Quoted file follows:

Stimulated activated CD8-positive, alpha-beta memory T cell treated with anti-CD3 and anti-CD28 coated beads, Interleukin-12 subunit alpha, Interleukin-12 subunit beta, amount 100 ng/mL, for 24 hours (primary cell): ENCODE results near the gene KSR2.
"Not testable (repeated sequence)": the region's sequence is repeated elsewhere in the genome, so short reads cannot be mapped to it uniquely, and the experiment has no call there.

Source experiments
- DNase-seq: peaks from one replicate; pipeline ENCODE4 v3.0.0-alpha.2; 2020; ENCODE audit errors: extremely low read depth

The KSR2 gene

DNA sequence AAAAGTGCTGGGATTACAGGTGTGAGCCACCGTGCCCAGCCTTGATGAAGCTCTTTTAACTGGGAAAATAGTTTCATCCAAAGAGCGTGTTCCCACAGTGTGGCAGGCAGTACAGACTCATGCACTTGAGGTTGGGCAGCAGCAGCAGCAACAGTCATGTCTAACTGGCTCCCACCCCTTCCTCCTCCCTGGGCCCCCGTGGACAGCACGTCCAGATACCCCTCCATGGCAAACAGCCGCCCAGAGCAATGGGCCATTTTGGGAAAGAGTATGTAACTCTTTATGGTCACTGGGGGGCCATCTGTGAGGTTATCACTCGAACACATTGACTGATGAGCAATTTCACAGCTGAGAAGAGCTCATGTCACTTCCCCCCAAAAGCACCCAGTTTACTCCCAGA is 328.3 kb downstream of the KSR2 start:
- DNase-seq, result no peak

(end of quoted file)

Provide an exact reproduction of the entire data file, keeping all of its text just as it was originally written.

Stimulated activated CD8-positive, alpha-beta memory T cell treated with anti-CD3 and anti-CD28 coated beads, Interleukin-12 subunit alpha, Interleukin-12 subunit beta, amount 100 ng/mL, for 24 hours (primary cell): ENCODE results near the gene KSR2.
"Not testable (repeated sequence)": the region's sequence is repeated elsewhere in the genome, so short reads cannot be mapped to it uniquely, and the experiment has no call there.

Source experiments
- DNase-seq: peaks from one replicate; pipeline ENCODE4 v3.0.0-alpha.2; 2020; ENCODE audit errors: extremely low read depth

The KSR2 gene

DNA sequence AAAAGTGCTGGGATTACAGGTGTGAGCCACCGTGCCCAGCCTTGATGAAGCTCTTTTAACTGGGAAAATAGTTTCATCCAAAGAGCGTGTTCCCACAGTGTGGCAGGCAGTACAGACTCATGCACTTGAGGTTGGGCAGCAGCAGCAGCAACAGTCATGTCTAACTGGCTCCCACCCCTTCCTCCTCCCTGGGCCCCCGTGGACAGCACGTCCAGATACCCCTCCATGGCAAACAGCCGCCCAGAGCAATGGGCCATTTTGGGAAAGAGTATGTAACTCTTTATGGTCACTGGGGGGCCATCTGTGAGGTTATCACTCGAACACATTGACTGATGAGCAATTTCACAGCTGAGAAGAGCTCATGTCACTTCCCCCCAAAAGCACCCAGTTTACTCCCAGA is 328.3 kb downstream of the KSR2 start:
- DNase-seq, result no peak